No Change In Police Policy Following £20m Drugs Haul

police landroverThere’s no need to change policing policy or resources on the islands because of the £20m drugs seizure from a yacht that was intercepted at St Mary’s.

The most senior police office in Cornwall, Chief Superintendent Julie Fielding, says the event was very unusual for the islands.

She says that the Devon and Cornwall police force will continue to work closely with other intelligence and enforcement teams, including the UK Border Agency and HMRC.

And she’s urged locals who have information or suspicions about what could be drugs-related activity to contact police to ensure a professional response.

Julie has spent two days touring the islands on the medical launch and walking the beat on St Mary’s with Sergeant Colin Taylor, to get an understanding of local issues.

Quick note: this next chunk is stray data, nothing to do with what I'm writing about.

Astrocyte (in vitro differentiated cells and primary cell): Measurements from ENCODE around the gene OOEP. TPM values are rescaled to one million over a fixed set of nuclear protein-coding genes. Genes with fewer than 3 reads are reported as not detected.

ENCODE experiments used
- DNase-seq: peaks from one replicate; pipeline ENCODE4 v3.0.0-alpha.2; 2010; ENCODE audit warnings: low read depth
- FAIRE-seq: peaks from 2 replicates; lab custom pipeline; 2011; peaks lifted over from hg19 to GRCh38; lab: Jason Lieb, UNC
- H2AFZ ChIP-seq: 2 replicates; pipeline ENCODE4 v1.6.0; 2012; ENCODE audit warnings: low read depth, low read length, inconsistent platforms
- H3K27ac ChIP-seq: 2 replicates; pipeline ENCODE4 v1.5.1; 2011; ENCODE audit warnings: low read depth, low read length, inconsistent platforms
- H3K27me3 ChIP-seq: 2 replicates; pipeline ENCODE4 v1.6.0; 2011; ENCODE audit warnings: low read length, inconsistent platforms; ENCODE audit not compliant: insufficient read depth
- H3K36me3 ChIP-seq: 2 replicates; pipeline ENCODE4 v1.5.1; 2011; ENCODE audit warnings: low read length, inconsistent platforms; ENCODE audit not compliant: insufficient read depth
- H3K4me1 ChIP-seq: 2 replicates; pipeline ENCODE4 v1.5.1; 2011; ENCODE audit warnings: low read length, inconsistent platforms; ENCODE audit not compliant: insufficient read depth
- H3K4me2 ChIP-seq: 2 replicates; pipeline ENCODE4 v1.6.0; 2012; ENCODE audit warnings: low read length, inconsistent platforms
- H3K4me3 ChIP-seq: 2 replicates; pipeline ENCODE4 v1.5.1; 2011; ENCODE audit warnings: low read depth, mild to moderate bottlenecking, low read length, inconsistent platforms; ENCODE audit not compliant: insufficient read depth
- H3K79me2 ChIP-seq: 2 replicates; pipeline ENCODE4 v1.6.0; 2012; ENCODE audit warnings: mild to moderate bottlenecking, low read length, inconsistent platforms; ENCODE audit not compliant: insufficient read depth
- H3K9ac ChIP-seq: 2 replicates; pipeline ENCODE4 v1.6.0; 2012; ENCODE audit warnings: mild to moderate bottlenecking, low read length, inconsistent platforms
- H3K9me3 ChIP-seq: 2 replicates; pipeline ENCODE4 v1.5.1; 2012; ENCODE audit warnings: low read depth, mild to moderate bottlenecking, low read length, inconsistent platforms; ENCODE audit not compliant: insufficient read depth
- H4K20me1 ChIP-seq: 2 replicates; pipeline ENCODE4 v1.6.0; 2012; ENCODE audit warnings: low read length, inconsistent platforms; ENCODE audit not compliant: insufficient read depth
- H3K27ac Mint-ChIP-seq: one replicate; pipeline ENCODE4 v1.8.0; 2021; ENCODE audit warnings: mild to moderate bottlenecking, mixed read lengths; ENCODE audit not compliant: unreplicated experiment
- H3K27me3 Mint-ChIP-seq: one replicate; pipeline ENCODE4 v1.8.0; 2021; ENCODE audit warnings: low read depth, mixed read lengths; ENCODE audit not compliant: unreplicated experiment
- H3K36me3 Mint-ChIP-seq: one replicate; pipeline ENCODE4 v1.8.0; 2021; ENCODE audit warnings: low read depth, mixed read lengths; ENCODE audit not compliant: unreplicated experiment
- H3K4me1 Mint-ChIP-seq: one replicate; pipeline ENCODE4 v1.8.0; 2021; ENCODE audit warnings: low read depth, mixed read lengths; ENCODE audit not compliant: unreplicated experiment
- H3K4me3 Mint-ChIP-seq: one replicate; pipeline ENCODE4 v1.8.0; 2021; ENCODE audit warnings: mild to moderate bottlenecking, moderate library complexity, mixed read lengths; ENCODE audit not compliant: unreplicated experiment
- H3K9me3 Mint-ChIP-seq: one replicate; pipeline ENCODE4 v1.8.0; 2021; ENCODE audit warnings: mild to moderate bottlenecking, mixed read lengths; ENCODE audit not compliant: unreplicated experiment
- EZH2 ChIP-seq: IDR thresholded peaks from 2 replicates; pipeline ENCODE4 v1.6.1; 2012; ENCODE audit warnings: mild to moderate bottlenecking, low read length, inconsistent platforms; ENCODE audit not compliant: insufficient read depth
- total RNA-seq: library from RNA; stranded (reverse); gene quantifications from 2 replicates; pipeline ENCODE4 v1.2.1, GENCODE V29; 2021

She says bike theft is clearly a concern and she feels that some of the £18,000 of Community Safety Partnership money, allocated by Police Crime Commissioner Tony Hogg, could be used to tackle the taking of bikes without consent on the islands.

Julie says people can help by locking their bikes and sharing any knowledge of who’s stealing them, even though she admits this will raise the crime rate for the islands.

She says there are other issues that could use that money as well, such as domestic abuse, and the priorities should be decided locally.

The Commander for Cornwall also highlighted Sergeant Taylor’s use of Facebook and Twitter in getting his message out, as a popular success.

She says the force is committed to social media and she’s supportive of officers who want to harness those channels.

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